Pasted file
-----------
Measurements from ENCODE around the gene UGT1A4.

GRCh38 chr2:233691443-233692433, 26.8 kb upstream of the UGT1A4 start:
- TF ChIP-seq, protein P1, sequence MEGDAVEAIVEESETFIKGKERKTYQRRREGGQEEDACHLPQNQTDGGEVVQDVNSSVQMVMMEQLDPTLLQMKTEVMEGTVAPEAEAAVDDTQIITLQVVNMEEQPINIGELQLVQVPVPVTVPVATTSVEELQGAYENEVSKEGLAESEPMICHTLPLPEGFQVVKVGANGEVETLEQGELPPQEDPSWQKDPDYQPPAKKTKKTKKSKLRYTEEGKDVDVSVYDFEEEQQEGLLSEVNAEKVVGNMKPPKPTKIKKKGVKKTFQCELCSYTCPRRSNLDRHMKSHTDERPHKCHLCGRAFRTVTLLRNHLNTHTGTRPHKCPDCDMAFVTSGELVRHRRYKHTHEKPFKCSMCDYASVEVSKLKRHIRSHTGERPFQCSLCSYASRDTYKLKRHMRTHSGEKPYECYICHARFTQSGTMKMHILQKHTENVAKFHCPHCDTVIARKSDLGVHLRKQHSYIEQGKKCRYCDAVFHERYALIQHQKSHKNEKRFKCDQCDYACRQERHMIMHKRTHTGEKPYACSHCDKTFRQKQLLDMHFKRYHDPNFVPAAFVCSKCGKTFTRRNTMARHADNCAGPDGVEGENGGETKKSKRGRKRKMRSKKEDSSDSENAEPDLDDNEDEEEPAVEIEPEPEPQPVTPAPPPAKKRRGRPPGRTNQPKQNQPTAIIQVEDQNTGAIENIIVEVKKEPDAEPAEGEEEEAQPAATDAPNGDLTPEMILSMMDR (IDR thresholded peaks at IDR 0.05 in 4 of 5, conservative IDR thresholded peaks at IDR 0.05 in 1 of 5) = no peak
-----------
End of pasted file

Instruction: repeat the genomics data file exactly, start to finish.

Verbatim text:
Measurements from ENCODE around the gene UGT1A4.

GRCh38 chr2:233691443-233692433, 26.8 kb upstream of the UGT1A4 start:
- TF ChIP-seq, protein P1, sequence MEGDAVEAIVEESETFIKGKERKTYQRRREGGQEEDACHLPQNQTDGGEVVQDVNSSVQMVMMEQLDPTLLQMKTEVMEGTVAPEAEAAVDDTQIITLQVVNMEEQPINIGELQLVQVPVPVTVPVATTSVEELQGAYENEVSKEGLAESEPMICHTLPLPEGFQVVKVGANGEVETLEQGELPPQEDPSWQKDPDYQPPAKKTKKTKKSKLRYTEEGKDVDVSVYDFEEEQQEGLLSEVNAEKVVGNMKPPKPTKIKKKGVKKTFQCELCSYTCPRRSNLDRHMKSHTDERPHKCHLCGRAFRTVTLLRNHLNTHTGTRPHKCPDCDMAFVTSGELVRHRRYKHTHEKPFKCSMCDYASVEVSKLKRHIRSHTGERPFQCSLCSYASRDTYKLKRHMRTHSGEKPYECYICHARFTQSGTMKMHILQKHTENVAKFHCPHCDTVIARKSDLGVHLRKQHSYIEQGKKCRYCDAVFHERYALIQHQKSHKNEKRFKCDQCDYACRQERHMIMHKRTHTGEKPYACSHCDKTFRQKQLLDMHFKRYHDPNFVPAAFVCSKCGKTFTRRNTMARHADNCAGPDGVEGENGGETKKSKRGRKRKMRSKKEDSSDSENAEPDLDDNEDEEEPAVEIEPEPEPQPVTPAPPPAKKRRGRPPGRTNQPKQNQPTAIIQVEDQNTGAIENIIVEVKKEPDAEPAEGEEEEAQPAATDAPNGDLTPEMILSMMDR (IDR thresholded peaks at IDR 0.05 in 4 of 5, conservative IDR thresholded peaks at IDR 0.05 in 1 of 5) = no peak